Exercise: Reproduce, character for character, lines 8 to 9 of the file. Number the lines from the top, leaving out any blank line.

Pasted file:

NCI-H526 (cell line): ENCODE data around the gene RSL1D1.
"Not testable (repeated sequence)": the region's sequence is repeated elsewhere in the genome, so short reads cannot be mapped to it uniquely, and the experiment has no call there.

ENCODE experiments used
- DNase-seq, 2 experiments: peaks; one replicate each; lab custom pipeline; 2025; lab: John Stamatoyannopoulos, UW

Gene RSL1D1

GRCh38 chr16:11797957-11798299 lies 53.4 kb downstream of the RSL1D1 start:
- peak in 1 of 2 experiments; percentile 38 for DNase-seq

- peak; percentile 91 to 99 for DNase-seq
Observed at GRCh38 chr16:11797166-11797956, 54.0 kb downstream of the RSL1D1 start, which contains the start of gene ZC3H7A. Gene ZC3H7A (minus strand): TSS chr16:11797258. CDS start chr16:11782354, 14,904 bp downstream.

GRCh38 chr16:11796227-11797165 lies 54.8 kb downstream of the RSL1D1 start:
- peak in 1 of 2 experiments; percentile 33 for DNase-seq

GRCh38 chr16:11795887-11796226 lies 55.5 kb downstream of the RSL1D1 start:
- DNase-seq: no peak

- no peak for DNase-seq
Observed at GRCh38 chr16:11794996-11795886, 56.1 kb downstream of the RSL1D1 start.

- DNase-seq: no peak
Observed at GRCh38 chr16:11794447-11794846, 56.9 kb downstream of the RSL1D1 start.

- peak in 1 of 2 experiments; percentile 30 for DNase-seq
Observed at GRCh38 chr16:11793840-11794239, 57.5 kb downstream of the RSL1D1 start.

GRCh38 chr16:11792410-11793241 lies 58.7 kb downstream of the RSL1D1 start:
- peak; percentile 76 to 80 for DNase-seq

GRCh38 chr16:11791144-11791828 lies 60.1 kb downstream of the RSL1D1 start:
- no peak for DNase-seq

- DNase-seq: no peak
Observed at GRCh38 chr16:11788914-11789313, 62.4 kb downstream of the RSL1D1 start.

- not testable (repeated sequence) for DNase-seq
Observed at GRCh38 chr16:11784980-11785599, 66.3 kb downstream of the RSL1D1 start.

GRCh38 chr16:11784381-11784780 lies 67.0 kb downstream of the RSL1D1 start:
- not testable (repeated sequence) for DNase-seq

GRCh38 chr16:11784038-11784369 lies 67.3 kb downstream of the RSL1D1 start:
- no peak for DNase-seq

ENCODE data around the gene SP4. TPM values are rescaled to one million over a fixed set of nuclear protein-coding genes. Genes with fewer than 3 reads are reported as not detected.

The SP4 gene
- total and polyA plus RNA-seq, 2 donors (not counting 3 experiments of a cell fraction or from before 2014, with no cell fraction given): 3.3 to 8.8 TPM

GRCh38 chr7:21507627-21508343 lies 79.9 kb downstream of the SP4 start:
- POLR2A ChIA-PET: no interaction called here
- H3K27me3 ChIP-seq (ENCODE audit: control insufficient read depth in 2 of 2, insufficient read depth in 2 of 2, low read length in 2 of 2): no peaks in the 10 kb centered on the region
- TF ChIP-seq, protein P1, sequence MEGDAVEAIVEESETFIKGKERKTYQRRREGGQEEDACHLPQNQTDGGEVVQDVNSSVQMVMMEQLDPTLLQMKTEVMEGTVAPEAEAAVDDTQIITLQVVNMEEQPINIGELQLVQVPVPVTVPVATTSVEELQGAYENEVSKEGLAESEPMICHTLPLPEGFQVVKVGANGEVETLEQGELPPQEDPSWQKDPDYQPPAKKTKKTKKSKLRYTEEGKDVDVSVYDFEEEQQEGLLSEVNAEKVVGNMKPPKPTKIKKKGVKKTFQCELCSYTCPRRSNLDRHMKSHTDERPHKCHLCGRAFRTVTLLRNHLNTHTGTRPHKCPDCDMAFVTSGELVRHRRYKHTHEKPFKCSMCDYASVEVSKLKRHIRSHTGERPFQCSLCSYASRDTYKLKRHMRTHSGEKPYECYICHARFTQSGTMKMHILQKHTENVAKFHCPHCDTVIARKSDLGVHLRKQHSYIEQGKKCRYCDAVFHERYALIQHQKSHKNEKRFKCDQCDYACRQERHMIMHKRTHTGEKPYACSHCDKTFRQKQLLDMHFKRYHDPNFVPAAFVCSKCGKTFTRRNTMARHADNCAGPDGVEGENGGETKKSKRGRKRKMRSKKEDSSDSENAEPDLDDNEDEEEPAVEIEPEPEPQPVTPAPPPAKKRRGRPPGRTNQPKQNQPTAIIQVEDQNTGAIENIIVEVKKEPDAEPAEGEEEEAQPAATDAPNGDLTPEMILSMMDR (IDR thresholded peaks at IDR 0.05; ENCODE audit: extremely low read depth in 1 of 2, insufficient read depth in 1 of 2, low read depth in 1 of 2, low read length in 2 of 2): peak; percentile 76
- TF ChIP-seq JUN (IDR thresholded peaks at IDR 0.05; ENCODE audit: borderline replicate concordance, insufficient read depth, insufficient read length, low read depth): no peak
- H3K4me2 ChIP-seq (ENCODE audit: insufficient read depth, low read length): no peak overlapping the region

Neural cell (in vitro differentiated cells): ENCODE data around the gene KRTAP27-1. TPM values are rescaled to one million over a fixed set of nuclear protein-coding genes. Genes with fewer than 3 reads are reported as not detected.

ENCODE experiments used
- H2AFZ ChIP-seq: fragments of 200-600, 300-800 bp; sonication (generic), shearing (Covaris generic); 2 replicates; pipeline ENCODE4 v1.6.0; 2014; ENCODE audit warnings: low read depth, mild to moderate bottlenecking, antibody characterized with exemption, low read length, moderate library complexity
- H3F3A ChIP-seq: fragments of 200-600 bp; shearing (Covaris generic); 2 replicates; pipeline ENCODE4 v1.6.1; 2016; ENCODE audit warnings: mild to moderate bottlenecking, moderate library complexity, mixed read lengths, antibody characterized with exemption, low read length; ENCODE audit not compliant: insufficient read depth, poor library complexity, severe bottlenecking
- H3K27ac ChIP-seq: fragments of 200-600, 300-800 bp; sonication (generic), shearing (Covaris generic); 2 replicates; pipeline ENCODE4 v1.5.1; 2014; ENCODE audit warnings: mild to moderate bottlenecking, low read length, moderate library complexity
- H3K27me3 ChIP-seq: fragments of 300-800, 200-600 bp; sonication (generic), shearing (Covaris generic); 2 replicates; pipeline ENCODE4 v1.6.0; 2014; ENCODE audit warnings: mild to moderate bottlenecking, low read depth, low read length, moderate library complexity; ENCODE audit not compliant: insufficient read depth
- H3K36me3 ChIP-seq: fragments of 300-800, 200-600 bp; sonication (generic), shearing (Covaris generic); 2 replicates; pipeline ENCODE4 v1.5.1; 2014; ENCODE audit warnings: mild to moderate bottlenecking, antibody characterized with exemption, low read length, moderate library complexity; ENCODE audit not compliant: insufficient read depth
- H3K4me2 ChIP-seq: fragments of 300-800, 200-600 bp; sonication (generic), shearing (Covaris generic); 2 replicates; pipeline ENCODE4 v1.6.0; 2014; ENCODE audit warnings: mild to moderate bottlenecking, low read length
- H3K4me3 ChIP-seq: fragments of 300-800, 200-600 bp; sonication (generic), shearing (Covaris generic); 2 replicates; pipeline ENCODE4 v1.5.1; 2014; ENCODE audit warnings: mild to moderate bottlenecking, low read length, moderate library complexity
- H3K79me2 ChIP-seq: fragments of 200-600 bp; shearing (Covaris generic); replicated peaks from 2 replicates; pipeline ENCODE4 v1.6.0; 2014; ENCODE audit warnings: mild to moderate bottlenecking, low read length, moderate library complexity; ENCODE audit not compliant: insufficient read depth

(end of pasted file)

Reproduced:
- peak; percentile 91 to 99 for DNase-seq
Observed at GRCh38 chr16:11797166-11797956, 54.0 kb downstream of the RSL1D1 start, which contains the start of gene ZC3H7A. Gene ZC3H7A (minus strand): TSS chr16:11797258. CDS start chr16:11782354, 14,904 bp downstream.